Thursday, October 30, 2008

Going with my gut: Obama

I have already voted. In the critical Florida battleground. For Barack Obama. While holding my nose.

It was a tough call for me, not least because I consider a Florida vote to be more influential than most others. In my mind, McCain lost it more than Obama won it. His self-destruction included his early, cynical decision to court the religious right despite his prior rejection of it; the failure to put forth a coherent vision for America beyond earmark reductions; and the Sarah Palin decision. It seems these were decisions made by political realities pertaining to the Republican party and its ever-demanding, socially conservative base. I cannot and will not ever agree with people who see the world like they do. Unfortunately, none of this has to do with my main political desire to see a limited federal government and business-friendly, pie-expanding policies. But it has never been clear to me that McCain would fight for these either. It is my sincere hope that the Republican party bifurcate fiscal conservatives from the social right wing. These strange bedfellows have not served America well.

Obama is a risk, perhaps a big one. He could potentially damage our economy severely--above and beyond Bush/Cheney's greatest hits ("deficits don't matter?!?"). And I lay awake at night fearing a world in which he, Pelosi, Reid, Frank, et al. are pulling the strings with no recourse. However, there is something about the man that appeals to my gut. I agree with his cultural views. He is calm, cool, collected and, yes, "presidential."* He is inspiring. He is pro-intellectual, pro-science, and pro-common sense. He positively transforms the image of America in the eyes of the world. He could single-handedly transform race relations in this country (or at least put Jackson/Sharpton out of business). I respect very few people more than Colin Powell and few publications more than the Economist; he has their vote.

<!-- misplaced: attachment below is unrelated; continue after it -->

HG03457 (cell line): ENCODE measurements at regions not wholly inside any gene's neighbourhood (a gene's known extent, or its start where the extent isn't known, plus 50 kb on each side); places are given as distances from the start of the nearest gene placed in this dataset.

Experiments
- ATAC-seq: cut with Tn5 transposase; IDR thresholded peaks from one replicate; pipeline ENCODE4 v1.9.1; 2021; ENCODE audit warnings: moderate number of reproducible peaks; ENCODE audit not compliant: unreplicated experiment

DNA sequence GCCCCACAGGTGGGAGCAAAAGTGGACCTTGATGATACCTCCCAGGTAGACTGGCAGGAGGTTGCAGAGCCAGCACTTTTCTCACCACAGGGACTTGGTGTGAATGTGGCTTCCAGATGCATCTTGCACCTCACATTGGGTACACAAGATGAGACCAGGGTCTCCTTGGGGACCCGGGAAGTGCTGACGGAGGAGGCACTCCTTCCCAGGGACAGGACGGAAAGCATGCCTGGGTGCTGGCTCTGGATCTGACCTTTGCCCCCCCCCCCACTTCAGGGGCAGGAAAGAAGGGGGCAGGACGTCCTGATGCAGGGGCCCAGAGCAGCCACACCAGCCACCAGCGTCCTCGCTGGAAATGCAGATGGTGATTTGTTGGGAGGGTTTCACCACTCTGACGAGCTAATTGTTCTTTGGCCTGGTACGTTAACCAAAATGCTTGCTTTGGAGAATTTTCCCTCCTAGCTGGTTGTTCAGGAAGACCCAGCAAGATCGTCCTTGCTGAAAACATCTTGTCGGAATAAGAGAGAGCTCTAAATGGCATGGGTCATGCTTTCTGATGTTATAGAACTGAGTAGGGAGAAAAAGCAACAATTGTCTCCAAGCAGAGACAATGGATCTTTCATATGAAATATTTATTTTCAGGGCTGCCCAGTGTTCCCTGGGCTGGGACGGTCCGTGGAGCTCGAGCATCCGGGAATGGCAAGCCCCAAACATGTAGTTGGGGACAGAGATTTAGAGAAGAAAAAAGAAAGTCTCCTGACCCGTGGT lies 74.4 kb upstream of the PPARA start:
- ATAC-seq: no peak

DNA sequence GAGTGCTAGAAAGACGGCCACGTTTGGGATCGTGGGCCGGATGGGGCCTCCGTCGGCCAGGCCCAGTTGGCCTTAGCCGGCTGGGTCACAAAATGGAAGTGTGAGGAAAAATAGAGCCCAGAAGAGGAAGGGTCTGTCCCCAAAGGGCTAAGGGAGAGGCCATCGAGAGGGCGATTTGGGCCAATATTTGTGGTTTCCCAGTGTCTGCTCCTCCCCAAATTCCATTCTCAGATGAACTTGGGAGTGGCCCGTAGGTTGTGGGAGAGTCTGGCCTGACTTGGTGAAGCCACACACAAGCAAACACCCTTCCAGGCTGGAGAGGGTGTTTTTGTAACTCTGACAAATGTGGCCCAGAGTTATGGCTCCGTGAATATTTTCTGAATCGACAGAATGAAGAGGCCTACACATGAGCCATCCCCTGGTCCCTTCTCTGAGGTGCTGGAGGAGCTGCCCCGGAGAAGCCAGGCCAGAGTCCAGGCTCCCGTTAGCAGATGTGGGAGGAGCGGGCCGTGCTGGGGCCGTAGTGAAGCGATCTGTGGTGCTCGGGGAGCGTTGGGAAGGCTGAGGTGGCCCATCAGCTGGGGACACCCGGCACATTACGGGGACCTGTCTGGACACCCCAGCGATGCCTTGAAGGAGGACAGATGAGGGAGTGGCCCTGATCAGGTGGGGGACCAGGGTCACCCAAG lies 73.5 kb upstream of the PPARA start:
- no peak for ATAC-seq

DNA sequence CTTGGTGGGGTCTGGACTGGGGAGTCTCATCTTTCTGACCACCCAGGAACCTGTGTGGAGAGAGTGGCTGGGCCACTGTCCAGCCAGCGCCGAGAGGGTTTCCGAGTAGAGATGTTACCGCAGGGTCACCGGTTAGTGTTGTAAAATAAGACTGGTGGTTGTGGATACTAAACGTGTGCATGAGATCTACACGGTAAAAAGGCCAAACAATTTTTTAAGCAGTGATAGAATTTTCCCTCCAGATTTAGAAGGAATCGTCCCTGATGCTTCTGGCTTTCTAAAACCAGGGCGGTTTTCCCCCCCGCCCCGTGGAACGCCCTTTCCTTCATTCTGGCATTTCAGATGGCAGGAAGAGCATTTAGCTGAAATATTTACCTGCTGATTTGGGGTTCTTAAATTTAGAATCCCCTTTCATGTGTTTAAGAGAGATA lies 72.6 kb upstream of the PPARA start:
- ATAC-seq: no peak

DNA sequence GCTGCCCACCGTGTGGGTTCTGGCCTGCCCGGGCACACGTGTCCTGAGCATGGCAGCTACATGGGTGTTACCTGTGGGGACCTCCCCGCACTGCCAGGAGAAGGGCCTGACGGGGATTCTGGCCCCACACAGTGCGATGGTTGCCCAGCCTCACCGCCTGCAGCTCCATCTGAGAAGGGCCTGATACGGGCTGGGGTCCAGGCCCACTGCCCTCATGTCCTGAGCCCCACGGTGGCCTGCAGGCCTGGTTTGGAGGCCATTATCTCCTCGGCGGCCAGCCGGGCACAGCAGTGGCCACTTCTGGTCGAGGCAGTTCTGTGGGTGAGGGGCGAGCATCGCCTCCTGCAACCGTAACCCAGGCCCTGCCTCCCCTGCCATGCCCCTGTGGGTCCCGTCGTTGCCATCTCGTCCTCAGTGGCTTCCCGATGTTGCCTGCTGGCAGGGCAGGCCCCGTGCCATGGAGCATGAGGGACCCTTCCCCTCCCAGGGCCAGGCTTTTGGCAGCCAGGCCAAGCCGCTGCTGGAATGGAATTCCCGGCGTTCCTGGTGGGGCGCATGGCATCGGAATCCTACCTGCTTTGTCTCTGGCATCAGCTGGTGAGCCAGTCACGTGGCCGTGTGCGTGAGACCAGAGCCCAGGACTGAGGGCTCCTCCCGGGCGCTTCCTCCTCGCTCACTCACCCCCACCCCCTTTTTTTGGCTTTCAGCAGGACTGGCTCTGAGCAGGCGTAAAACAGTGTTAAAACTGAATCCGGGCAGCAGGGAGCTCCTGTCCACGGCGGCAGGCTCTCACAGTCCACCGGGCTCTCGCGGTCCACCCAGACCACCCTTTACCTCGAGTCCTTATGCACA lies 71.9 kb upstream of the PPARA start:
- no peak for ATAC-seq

It's too bad that our country has gotten so out of whack that we have to resort to hoping for a messiah-like figure to come in and save the day. Time was when the actual person in the presidency didn't matter so much because the ingenious system of shared power and checks-and-balances ensured that the most enlightened ideas won the debate and the popular vote. To me there are structural problems with our interpretation of the Constitution and monetary policy that are leading us off the cliff. Obama or McCain are not going to fix the problem. To those of you Obamatons out there, expect a let-down, a winner's curse. Let's hope he, and we, can rise above it and get our collective groove back.

* One might call him the "Jason Campbell of politicians": brown, inexperienced, calm, very few mistakes, a winner, (potentially) at the helm in Washington.

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